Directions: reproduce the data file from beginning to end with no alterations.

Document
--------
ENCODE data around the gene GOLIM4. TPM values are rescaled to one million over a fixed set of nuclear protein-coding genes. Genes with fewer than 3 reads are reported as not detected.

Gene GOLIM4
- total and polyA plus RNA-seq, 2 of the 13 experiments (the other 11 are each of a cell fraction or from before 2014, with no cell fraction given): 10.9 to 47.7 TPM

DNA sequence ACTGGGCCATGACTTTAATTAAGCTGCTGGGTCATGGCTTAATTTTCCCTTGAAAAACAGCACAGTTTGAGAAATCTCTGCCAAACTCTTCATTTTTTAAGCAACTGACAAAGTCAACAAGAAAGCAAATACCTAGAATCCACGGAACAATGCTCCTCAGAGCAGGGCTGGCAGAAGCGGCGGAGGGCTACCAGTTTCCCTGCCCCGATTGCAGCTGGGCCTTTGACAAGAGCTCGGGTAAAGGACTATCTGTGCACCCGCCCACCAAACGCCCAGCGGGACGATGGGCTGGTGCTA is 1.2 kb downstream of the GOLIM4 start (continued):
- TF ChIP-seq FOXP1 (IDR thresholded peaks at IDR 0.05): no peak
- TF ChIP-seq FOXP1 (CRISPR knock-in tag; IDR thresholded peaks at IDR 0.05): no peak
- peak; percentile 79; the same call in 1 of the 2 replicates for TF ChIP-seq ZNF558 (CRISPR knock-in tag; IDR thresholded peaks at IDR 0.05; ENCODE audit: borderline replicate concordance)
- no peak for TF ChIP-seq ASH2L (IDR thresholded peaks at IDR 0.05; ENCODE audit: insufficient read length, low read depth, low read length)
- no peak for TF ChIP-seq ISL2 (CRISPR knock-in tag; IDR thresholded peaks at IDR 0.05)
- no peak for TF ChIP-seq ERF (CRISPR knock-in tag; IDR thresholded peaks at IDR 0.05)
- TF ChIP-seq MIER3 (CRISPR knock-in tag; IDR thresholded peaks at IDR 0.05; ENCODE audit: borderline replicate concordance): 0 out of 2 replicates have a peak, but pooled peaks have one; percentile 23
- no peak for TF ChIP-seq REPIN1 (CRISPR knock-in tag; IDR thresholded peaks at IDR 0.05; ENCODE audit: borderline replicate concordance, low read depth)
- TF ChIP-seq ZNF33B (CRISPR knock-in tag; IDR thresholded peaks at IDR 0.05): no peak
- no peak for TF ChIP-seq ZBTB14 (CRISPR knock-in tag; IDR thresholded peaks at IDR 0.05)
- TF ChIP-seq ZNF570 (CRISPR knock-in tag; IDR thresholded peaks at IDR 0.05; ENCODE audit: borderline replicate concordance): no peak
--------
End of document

ENCODE data around the gene GOLIM4. TPM values are rescaled to one million over a fixed set of nuclear protein-coding genes. Genes with fewer than 3 reads are reported as not detected.

Gene GOLIM4
- total and polyA plus RNA-seq, 2 of the 13 experiments (the other 11 are each of a cell fraction or from before 2014, with no cell fraction given): 10.9 to 47.7 TPM

DNA sequence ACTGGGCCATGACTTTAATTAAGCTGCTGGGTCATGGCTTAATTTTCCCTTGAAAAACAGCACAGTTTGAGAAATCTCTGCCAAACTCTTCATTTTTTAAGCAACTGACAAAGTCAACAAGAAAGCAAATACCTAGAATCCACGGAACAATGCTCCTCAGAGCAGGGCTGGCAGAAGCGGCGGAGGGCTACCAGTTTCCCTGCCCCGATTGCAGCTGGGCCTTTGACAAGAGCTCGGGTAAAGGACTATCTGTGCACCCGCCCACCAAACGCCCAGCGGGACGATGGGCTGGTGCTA is 1.2 kb downstream of the GOLIM4 start (continued):
- TF ChIP-seq FOXP1 (IDR thresholded peaks at IDR 0.05): no peak
- TF ChIP-seq FOXP1 (CRISPR knock-in tag; IDR thresholded peaks at IDR 0.05): no peak
- peak; percentile 79; the same call in 1 of the 2 replicates for TF ChIP-seq ZNF558 (CRISPR knock-in tag; IDR thresholded peaks at IDR 0.05; ENCODE audit: borderline replicate concordance)
- no peak for TF ChIP-seq ASH2L (IDR thresholded peaks at IDR 0.05; ENCODE audit: insufficient read length, low read depth, low read length)
- no peak for TF ChIP-seq ISL2 (CRISPR knock-in tag; IDR thresholded peaks at IDR 0.05)
- no peak for TF ChIP-seq ERF (CRISPR knock-in tag; IDR thresholded peaks at IDR 0.05)
- TF ChIP-seq MIER3 (CRISPR knock-in tag; IDR thresholded peaks at IDR 0.05; ENCODE audit: borderline replicate concordance): 0 out of 2 replicates have a peak, but pooled peaks have one; percentile 23
- no peak for TF ChIP-seq REPIN1 (CRISPR knock-in tag; IDR thresholded peaks at IDR 0.05; ENCODE audit: borderline replicate concordance, low read depth)
- TF ChIP-seq ZNF33B (CRISPR knock-in tag; IDR thresholded peaks at IDR 0.05): no peak
- no peak for TF ChIP-seq ZBTB14 (CRISPR knock-in tag; IDR thresholded peaks at IDR 0.05)
- TF ChIP-seq ZNF570 (CRISPR knock-in tag; IDR thresholded peaks at IDR 0.05; ENCODE audit: borderline replicate concordance): no peak